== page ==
Making art is the very definition of freedom to me – you can do whatever you want, however you want. No one else has to like it either, but bonus points if others like it as well. At least, that is my personal philosophy.

However, making a living as an artist is another thing – of course you need to appeal to an audience. Remember that the market is completely saturated, and as an artist you need to stand out in some way. Otherwise, who is going to buy tickets to your concerts?

Being up on that podium as a judge was an extension of a belief that I have, that any kind of art can be accessible to a wider audience if it is given the right platform. The music industry and any big business can hinge its success on good marketing as well usually.

While my music may not be considered typically ‘mainstream’, it doesn’t mean that I am not knowledgeable in music or in the industry itself. Being an artist comes down to many different factors, and I was very happy to give me own perspective on things: because, after all, art is also subjective when you reach levels beyond the hobbyist, the amateur and the semi-professional.

All the judges on the panel came from different backgrounds and different genres of music, and that’s part of what made the show so exciting, too. Of course, we weren’t going to agree on everything, although, many times we actually did.

Similar to the way that I was taught by own mentors and tutors, the contestants in X-Factor were given access to information from all across the music industry and it is important to give any young artist the opportunity to learn from many different people in order to find what their true calling is in their art and music.

I also mentioned this during one of the live shows – that for me, the show is primarily about the contestants. I put a lot of personal work on hold to be able to attend to my contestants whenever they needed me.

You have received a lot of criticism in that role, partly for speaking English. Yet I have noticed that Ray Mercieca, who also speaks English, tends to get criticised less. Do you think that sexism/misogyny has something to do with this?

My audience has always been polarised. While I have been receiving significant support for my work, I could have never prepared myself for the criticism I was going to receive as well.

I do think that the criticism may have something to do with me being a young girl who the general Maltese public knew nothing about before becoming a judge on X-Factor. People were shocked that I seemingly came out of nowhere. People were even more shocked when I seemed to speak in my mother tongue, English; and I was never one to mince my words either when it came to giving criticism.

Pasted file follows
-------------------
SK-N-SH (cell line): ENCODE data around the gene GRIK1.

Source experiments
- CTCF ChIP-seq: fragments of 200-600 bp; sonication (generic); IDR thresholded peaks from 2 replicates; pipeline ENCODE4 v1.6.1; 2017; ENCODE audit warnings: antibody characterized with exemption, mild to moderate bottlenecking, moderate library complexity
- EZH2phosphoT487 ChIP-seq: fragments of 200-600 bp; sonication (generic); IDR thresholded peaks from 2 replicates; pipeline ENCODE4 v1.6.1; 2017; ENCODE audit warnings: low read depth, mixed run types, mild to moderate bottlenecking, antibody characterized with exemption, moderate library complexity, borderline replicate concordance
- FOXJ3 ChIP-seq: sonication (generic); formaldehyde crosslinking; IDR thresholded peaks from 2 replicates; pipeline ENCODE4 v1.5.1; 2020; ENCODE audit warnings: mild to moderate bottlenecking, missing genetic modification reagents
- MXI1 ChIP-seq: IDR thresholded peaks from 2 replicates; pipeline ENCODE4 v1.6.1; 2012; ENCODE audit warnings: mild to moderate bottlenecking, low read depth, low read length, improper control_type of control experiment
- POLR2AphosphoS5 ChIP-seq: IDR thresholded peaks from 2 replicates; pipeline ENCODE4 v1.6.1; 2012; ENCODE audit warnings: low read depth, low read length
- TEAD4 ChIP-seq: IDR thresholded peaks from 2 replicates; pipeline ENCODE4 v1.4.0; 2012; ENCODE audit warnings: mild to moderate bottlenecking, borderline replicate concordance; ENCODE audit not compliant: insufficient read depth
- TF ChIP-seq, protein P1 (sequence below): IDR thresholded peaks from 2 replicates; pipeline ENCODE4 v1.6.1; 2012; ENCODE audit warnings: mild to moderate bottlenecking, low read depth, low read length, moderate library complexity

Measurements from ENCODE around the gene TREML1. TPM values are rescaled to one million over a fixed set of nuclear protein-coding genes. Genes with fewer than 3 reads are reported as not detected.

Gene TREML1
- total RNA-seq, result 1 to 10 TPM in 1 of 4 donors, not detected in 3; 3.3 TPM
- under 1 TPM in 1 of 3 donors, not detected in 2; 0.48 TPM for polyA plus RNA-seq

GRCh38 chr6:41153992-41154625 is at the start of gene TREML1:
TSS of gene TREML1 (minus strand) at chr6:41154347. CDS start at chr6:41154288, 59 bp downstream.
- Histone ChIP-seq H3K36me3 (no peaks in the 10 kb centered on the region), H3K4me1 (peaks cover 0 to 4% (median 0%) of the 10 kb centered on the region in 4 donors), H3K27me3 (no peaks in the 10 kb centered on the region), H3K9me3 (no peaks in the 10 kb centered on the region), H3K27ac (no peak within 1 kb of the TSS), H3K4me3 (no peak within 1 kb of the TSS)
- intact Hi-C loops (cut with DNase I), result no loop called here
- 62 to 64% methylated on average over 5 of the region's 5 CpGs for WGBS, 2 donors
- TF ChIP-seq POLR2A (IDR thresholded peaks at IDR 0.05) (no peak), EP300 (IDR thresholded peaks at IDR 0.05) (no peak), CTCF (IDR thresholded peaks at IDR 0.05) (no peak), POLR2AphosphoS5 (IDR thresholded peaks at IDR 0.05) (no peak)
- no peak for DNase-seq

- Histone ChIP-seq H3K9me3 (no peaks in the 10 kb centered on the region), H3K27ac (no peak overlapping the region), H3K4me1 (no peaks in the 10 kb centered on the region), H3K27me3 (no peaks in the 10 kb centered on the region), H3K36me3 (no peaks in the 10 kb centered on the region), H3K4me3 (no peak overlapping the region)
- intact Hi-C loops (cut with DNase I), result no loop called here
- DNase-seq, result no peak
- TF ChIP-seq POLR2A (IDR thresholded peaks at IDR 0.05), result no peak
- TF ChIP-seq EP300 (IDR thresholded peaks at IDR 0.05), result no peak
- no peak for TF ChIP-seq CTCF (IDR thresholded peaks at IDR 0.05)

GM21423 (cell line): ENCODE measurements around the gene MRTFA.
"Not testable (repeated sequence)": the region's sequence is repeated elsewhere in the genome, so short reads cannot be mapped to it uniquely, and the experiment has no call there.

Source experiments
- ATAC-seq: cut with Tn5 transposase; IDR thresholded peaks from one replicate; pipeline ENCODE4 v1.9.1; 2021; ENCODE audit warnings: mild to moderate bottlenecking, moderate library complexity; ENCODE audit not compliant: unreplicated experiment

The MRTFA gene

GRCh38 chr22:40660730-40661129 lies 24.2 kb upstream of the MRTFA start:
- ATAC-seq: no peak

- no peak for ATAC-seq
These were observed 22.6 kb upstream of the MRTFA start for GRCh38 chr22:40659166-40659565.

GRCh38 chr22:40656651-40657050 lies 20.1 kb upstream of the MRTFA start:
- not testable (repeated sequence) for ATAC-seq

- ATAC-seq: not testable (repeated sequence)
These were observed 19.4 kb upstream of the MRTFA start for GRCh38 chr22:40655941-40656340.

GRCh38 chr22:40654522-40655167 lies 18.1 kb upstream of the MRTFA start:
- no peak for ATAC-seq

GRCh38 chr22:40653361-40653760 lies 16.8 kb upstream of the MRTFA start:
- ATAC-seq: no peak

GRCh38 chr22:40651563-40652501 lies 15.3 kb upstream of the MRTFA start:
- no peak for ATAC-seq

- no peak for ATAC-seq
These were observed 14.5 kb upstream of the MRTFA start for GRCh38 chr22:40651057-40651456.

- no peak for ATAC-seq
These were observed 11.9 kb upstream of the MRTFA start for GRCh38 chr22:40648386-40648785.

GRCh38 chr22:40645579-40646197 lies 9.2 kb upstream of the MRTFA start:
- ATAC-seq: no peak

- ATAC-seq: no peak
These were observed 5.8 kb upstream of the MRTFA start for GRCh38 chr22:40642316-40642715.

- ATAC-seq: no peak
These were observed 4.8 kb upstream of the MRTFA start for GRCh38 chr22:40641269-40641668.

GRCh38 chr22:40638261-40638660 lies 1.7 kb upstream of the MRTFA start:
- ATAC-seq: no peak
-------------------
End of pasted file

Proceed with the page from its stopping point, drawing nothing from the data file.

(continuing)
That’s exactly how I was taught, though – to cut straight to the point so that I can get to work on what needs to be worked on. Studying music intensely makes you more self-aware. The more you learn, the less you realise you know.

At least that’s how it is for me. Hand on heart, I respect the viewers and try to view each and every comment – the good and the bad – as they help me grow both as an artist and a human being.

On the subject of misogyny, you made a powerful statement by attaching references to murder victim Chantel Chetcuti on your dress. To what extent do you consider yourself an activist as well as an artist? Is it a driving force in your career?

Statistics show that women are more commonly on the receiving end of domestic violence often with brutal endings, including cases where women have been burnt alive, choked or thrown off cliffs.

Christine, Irena, Karen, Yvette, Margaret, Meryem, Silvana, Caroline, Eleanor, Maria, Antonia, Shannon, Lourdes, Marija Lourdes, Angele, Chantelle: I shouldn’t have to live at a time when this list grows – but I do. I wanted to take this moment to pay homage to all the potential that was robbed with every victim that we lost to domestic violence.

Art is a very immediate way to express oneself and communicate a message to others, sometimes without the use of words. In that sense, it is a very powerful tool which I believe can change people when it is given the right platform and attention. That is why I think it should be used responsibly, too.

As fashion designer and local couturier Luke Azzopardi put it, ‘I always seek purpose in the work that I do’: which is a sentiment I myself also work by – which is perhaps the reason why we connect together so well as artists and as people.

I seek purpose and truth in my work. I am highly affected by the world around me and it is indeed a driving force in my career. Music helps me make sense of the world around me and to help process my emotions, whatever they may be. The things I feel strongly about in my daily life are bound to come out in my art somehow. It’s a cathartic process.

At 25 you are still at an early stage in your career. How do you see yourself in 10, 20 years’ time?

Making more music. Maybe I’ll have that vegetable and herb garden, though… with some chickens running around (maybe kids? oh dear…) and I’ll bake mountains of pies, and invite all my loved ones round for a slice and a cup of tea.